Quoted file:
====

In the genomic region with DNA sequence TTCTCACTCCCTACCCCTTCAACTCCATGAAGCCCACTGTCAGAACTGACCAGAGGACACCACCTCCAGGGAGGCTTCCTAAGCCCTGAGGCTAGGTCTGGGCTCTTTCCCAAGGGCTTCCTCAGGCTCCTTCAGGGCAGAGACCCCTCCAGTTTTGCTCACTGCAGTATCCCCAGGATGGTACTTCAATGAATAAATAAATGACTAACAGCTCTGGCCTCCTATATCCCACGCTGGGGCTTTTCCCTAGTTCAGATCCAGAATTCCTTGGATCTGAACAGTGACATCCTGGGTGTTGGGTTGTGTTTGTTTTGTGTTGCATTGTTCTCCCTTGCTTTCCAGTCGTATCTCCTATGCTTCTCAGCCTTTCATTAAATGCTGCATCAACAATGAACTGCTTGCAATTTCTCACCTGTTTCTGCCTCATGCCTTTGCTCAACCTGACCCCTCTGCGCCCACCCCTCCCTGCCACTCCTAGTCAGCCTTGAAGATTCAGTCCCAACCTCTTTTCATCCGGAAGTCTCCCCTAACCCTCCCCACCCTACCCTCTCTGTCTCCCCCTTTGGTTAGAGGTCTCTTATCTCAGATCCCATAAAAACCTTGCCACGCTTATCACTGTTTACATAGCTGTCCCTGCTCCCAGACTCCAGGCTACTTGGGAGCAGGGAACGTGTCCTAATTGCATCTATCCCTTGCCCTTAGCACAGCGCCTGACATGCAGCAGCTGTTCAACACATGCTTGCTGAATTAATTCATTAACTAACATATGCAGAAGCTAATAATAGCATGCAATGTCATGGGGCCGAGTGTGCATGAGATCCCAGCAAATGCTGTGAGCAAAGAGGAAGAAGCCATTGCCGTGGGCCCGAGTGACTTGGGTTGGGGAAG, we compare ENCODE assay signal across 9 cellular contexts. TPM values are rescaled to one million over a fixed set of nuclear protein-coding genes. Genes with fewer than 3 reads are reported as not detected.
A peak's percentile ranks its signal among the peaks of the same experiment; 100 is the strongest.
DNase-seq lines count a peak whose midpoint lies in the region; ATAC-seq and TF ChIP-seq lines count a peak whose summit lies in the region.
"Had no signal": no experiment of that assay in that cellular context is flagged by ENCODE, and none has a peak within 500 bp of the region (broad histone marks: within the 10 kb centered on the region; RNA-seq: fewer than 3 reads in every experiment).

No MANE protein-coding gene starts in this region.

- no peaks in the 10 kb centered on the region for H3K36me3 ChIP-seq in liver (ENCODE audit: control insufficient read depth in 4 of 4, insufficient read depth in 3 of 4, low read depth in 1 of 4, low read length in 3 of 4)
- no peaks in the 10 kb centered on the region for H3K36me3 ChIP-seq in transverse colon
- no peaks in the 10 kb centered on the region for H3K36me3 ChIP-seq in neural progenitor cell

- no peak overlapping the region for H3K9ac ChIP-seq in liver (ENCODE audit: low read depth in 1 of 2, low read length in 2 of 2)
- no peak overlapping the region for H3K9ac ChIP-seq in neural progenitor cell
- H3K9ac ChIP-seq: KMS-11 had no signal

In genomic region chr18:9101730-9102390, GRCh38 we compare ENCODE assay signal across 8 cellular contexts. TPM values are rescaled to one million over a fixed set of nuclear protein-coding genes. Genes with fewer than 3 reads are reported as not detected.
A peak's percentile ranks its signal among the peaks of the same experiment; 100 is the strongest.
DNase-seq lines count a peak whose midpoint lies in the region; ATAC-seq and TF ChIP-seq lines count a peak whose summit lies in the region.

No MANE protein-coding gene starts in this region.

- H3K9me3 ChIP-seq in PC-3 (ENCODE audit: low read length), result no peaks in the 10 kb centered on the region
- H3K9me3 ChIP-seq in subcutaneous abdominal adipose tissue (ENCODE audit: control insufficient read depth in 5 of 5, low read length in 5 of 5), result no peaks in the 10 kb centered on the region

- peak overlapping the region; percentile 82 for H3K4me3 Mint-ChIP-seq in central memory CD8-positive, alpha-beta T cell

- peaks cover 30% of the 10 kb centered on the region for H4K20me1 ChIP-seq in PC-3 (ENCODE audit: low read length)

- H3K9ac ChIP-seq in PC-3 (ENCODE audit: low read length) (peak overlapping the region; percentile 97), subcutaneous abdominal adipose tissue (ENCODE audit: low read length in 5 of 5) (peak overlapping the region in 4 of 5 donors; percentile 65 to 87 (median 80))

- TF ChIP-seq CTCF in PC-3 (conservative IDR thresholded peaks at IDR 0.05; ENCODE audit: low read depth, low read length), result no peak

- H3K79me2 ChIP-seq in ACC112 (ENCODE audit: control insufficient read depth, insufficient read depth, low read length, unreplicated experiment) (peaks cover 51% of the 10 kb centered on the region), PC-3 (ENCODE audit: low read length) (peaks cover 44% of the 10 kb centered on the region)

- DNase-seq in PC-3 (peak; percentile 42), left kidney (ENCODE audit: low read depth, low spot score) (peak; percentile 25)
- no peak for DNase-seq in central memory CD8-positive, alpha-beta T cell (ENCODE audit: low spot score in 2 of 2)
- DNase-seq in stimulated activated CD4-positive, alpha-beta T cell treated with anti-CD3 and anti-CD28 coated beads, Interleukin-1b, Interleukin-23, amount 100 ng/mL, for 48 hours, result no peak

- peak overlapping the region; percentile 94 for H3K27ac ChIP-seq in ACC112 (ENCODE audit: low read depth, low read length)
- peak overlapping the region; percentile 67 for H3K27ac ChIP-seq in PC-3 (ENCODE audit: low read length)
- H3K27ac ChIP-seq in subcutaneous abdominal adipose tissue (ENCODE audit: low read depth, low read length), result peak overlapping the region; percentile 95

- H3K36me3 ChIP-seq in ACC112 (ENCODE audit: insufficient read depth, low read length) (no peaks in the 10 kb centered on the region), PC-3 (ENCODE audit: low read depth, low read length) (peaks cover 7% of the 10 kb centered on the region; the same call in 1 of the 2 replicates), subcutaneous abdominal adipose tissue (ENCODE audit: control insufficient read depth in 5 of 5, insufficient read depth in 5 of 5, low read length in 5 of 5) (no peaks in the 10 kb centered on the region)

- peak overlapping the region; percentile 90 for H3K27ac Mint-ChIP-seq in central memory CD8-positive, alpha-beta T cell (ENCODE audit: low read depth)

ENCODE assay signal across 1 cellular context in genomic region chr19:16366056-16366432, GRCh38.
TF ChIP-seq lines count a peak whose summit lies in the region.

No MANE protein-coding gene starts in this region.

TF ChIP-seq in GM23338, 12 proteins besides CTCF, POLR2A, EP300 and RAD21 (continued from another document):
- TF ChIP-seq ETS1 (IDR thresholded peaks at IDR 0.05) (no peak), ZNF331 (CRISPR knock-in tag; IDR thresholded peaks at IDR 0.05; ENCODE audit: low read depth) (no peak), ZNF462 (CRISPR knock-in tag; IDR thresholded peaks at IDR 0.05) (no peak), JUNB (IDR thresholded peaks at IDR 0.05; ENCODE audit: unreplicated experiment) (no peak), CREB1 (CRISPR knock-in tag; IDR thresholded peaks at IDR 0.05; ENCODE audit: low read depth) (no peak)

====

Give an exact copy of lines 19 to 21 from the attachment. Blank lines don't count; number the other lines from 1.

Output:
- peaks cover 30% of the 10 kb centered on the region for H4K20me1 ChIP-seq in PC-3 (ENCODE audit: low read length)

- H3K9ac ChIP-seq in PC-3 (ENCODE audit: low read length) (peak overlapping the region; percentile 97), subcutaneous abdominal adipose tissue (ENCODE audit: low read length in 5 of 5) (peak overlapping the region in 4 of 5 donors; percentile 65 to 87 (median 80))

- TF ChIP-seq CTCF in PC-3 (conservative IDR thresholded peaks at IDR 0.05; ENCODE audit: low read depth, low read length), result no peak